Puget Boulevard is a curious street, for a number of reasons:
- The paved portions are only a few blocks long — hardly comparable to, say, Lake Washington Boulevard or Magnolia Boulevard;
- Both east–west and north–south portions are called Puget Boulevard SW, contrary to the rule that directional designations precede street names for east–west streets (this is why Lake Washington Boulevard E becomes E Lake Washington Boulevard when it curves west on its approach to Montlake Boulevard E);
- Despite its name, it has no view of Puget Sound, sitting as it does in the Longfellow Creek valley in the Delridge neighborhood of West Seattle;
- And, as it turns out, it isn’t even named for Puget Sound, as might be expected, but rather for the Puget Mill Company (later part of Pope & Talbot and today part of Rayonier).
The Puget Mill Company, which once owned large swaths of land in the city (including what became the Washington Park Arboretum and the Broadmoor Golf Club), made two donations to the city in 1912, according to the Ninth Annual Report of the Board of Park Commissioners:
- “A rugged tract of logged-off land south of Pigeon Point and Youngstown in the large unplatted area” (20.5 acres — this became Puget Park); and
- “A strip of land 160 feet in width extending from Sixteenth Avenue Southwest and Edmonds Street (sic) to Thirty-fifth Avenue Southwest and Genessee Street, a distance of 8,500 feet, and comprising an area of about fifteen acres for parkway purposes. Under the conditions of this gift improvement work must be undertaken within five years. This acquisition forms an important link in the contemplated boulevard to West Seattle.”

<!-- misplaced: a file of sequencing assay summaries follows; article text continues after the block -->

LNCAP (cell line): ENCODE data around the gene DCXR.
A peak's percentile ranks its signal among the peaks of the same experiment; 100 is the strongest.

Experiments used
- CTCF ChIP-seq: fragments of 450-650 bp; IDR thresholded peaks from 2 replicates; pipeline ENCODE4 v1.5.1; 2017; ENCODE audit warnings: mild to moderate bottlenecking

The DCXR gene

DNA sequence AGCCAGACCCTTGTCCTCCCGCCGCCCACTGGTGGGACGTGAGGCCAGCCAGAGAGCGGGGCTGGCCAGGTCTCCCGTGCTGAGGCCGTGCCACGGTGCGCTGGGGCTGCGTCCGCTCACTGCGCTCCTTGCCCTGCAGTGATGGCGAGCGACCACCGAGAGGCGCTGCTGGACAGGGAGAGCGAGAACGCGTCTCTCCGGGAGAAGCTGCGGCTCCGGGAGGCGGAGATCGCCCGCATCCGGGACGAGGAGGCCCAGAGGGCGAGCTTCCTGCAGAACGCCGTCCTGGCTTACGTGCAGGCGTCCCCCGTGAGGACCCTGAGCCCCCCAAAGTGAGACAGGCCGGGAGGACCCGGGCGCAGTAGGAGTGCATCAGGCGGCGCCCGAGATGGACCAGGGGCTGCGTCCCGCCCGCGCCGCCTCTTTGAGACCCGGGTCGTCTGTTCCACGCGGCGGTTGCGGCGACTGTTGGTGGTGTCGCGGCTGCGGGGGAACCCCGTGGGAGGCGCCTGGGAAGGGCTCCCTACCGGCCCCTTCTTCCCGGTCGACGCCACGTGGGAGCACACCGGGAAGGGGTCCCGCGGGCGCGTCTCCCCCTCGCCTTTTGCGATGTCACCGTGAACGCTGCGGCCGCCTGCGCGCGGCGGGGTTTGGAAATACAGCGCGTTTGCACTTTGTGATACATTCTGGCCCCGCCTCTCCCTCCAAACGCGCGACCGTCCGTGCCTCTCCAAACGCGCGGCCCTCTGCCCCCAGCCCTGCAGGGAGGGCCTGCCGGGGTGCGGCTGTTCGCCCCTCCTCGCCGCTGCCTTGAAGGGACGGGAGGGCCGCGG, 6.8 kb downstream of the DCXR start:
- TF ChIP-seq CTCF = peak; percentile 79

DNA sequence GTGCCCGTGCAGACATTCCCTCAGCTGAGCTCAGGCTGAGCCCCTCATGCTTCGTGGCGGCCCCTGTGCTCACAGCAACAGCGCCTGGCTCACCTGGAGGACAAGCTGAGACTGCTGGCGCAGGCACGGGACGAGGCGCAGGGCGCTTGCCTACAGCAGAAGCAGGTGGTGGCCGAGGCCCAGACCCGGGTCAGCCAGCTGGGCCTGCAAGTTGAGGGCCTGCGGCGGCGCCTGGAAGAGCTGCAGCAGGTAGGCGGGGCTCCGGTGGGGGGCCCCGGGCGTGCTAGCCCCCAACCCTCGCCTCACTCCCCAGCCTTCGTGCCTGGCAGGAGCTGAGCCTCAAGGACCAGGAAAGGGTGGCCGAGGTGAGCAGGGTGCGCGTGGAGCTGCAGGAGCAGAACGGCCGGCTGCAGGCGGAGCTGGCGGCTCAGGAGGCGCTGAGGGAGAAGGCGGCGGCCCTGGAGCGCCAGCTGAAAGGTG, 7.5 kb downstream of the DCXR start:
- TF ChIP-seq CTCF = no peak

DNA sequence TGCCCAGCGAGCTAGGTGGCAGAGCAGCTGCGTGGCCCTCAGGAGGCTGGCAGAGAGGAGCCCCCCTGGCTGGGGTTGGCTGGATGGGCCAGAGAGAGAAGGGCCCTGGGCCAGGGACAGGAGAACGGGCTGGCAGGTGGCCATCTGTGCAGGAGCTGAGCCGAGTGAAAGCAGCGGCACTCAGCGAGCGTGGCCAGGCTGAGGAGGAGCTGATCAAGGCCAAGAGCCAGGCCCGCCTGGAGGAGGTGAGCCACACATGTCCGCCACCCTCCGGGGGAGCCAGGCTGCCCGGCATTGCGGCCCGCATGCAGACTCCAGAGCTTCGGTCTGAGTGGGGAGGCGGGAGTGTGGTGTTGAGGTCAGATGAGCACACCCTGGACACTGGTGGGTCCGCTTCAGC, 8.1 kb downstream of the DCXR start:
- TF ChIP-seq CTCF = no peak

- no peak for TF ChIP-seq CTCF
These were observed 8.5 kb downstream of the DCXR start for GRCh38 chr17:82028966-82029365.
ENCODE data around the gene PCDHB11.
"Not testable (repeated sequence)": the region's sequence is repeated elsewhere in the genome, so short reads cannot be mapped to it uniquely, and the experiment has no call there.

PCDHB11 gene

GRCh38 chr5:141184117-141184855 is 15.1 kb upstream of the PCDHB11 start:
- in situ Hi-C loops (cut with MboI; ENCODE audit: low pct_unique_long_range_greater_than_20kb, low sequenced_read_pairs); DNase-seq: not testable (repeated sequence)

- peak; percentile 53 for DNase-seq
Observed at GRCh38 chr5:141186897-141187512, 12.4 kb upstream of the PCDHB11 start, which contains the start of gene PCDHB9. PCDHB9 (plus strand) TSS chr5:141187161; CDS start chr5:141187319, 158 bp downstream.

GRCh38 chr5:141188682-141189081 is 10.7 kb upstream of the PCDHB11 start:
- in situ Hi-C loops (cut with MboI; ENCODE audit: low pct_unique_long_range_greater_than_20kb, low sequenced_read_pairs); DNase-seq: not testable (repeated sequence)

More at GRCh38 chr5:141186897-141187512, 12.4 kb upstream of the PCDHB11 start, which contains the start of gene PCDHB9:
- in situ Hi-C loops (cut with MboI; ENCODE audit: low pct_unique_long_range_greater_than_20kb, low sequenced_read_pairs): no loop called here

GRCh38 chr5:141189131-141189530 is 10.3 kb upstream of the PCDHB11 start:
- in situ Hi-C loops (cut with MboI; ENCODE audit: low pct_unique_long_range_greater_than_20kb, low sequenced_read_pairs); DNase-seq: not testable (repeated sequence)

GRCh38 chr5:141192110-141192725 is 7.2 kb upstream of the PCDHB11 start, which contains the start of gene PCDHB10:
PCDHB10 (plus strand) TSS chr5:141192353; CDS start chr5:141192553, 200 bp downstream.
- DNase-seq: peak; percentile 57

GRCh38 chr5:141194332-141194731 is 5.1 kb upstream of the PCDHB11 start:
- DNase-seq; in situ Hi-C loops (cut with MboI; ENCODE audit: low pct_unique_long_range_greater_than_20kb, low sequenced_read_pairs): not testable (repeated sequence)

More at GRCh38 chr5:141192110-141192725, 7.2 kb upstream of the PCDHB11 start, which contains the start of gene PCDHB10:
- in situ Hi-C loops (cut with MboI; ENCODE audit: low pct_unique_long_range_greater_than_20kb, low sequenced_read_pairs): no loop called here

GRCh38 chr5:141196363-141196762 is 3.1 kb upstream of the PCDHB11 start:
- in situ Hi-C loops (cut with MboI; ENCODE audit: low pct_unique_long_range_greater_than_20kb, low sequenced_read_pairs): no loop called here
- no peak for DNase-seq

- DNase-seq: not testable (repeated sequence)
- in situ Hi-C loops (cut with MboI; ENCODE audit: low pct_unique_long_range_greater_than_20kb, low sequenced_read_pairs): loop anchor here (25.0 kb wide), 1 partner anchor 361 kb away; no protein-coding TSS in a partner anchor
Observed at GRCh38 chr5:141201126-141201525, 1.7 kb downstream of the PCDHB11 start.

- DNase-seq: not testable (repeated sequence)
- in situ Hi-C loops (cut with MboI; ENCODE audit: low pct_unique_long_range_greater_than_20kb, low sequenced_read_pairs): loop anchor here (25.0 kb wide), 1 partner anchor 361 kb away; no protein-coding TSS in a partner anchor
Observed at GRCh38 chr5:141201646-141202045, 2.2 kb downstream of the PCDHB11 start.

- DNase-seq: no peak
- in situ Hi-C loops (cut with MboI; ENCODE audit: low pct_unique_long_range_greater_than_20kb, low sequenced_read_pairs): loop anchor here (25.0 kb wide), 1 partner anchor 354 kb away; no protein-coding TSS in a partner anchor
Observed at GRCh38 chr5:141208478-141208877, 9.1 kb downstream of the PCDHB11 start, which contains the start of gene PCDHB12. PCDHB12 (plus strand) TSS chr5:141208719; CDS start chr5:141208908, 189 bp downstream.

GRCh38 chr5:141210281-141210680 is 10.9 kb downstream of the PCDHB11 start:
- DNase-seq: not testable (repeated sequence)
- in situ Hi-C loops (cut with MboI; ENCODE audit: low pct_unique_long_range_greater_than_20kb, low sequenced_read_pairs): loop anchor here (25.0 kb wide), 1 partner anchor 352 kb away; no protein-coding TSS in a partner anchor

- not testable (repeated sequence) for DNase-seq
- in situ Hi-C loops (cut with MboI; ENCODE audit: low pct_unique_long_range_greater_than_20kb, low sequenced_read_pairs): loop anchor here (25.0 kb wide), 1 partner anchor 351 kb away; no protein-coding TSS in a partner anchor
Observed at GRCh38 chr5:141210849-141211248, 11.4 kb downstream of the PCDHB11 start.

This strip is today’s Puget Boulevard SW. Two things become apparent when looking at the King County Parcel Viewer map of West Seattle:
- Almost the entire right-of-way still exists;
- But less than ½ a mile of it is improved; most of it runs through Puget Park, the West Seattle Golf Course, and West Seattle Stadium.
Once past the present site of West Seattle Stadium, the “contemplated boulevard to West Seattle” was to have run, as the Friends of Seattle’s Olmsted Parks puts it,
[Across] California Avenue a few blocks north of [the] present-day Alaska Junction, at that time part of the “Boston Subdivision.” It would have then headed northwest and down a ravine, eventually turning southwest to terminate at Alki Point.
Returning to the question of the name — the Puget Mill Company was, of course, named after Puget Sound, which itself was named in 1792 by Captain George Vancouver of HMS Discovery for Lieutenant Peter Puget (1765–1822).
Today, the paved portion of Puget Boulevard SW begins at 23rd Avenue SW, about 1⁄10 of a mile north of SW Hudson Street, and goes ⅕ of a mile south to a dead end. After a very short section — not more than 150 feet long — east of Delridge Way SW, which serves as a driveway for a complex of townhouses, it resumes west of a foot path off Delridge and goes about 1⁄10 of a mile west to 26th Avenue SW. Along this stretch, there are houses to the north and the Delridge P-Patch and Puget Boulevard Commons to the south.